I appreciate your help about the flexible hours, but what you have to realise is the nursery needs a certain number of staff to cover certain shifts, and the shifts that i would like to do are already covered, they now need flexible staff that can work full time hours within the nursery opening hours. They don't actually need someone to do 10 hours, they are obliged by law to offer me at least that as that is what i was contracted to work when i left!!!
AAAAAAAAAAAAAAArg!!!!!!!!!!! It's so complicated but no amount of flexibilty would help in the full time position only in the 10 hours which is no use to me!!!

hatsoff Thu 24-Mar-05 22:53:37

ah - I can see that the issue of staff numbers etc complicates things - But it still makes me cross. I'm worried about my friend - she's pg with her second so I really don't know what she'll do. I wondered if she would do child-minding, as at least that way there's no child-care outlay but she's not keen. I really do think she's going to be frighteningly skint

TrinaJ Fri 25-Mar-05 08:47:05

I tried childminding last year but found it hard work otherwise i would have gone back to it. I didn't like being on my own all day or dealing with the tax etc.. But it was definately finacially beneficial, and there are some excellent childminding networks to join if you have the enthusiasm.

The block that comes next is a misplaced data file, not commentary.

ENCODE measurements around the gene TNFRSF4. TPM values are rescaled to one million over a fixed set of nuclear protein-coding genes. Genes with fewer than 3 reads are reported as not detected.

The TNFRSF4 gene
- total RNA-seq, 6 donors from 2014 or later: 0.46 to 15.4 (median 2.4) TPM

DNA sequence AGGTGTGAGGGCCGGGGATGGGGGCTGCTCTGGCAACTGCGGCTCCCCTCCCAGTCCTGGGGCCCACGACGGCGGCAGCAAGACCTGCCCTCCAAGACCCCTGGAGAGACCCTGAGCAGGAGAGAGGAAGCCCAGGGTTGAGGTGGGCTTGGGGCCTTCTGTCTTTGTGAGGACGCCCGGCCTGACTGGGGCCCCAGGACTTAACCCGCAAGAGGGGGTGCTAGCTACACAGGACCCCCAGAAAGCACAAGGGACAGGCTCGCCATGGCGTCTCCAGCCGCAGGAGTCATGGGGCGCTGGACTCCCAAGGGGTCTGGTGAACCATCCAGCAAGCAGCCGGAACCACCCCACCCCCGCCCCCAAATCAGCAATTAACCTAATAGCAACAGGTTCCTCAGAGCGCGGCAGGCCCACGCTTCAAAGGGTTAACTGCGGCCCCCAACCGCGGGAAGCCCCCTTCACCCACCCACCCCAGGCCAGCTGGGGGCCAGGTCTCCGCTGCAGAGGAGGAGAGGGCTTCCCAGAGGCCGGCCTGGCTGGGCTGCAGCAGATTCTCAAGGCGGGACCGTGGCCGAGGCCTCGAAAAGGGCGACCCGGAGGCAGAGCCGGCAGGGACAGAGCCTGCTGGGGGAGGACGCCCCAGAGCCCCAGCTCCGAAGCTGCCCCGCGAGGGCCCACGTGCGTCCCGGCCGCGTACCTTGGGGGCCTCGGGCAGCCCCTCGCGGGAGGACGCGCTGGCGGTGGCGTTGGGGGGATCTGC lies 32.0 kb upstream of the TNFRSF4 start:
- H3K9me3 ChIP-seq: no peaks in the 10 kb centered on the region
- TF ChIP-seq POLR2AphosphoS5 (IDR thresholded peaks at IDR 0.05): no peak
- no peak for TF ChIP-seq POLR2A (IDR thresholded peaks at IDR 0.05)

Tell your friend to give it a go if she likes the idea, just grin and bear it through the registartion process, once that's done it's not so bad!

MaryP0p1 Fri 25-Mar-05 08:52:57

Just a suggestion. Have you thought about approaching a childminding friend and working together rather than seperating.

Having worked as a childminder I know it can be quite isolating but at least this would solve your problem of isolating and have the additional benefit of parent shaving sick cover for you/partner.

P.S. I decided to give up childminder when my second came alone and it has taken me 2 yrs to find a job I like that suits me and my children and I have no support other than friends and my husband.. I know where your coming from.

Kirstin

ssd Fri 25-Mar-05 11:58:07

MeryPOp1, just curious. What did you find to do that you like now?

MaryP0p1 Fri 25-Mar-05 21:53:57

I work mornings only in a small pre school. I find pre schools tend to have older staff and more family friendly and can therefore understand your position better. The owners tend also to be less money orientated (IMHO).

I work five mornings but only pay for my DS1 (now 3) for 2 mornings. It works out about £16pw.

When I worked elsewhere I have paid my entire wages out. I have never had a discount from fees from anywhere I have worked. Plus I had the additional problems that if DS or DD (7) was sick knowing looks hinting I was skiving.

NannyJo Fri 25-Mar-05 21:58:06

Trina, what about looking at nannying doing after school care and taking children with you. You get much more money per hour so would have to do less hours than nursery and don't pay out for child care.

ssd Sat 26-Mar-05 10:33:32

MaryPop1, I didn't know you could do a job like that part days. Is it a teachers assistant or a playgroup leader?

ssd Sun 27-Mar-05 17:56:08

bump